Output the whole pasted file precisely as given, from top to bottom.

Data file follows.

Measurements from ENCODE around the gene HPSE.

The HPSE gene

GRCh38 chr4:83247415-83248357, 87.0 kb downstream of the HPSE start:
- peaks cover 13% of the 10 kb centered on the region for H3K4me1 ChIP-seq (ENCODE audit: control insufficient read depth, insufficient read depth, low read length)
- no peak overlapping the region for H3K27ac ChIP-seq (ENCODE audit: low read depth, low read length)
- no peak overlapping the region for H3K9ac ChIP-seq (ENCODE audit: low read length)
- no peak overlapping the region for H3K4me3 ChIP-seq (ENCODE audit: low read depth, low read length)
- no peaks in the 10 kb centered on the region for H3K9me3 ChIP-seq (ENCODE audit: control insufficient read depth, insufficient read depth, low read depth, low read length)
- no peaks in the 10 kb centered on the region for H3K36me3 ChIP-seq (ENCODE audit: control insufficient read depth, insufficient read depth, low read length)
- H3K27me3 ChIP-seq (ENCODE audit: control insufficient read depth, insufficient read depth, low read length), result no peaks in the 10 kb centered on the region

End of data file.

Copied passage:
Measurements from ENCODE around the gene HPSE.

The HPSE gene

GRCh38 chr4:83247415-83248357, 87.0 kb downstream of the HPSE start:
- peaks cover 13% of the 10 kb centered on the region for H3K4me1 ChIP-seq (ENCODE audit: control insufficient read depth, insufficient read depth, low read length)
- no peak overlapping the region for H3K27ac ChIP-seq (ENCODE audit: low read depth, low read length)
- no peak overlapping the region for H3K9ac ChIP-seq (ENCODE audit: low read length)
- no peak overlapping the region for H3K4me3 ChIP-seq (ENCODE audit: low read depth, low read length)
- no peaks in the 10 kb centered on the region for H3K9me3 ChIP-seq (ENCODE audit: control insufficient read depth, insufficient read depth, low read depth, low read length)
- no peaks in the 10 kb centered on the region for H3K36me3 ChIP-seq (ENCODE audit: control insufficient read depth, insufficient read depth, low read length)
- H3K27me3 ChIP-seq (ENCODE audit: control insufficient read depth, insufficient read depth, low read length), result no peaks in the 10 kb centered on the region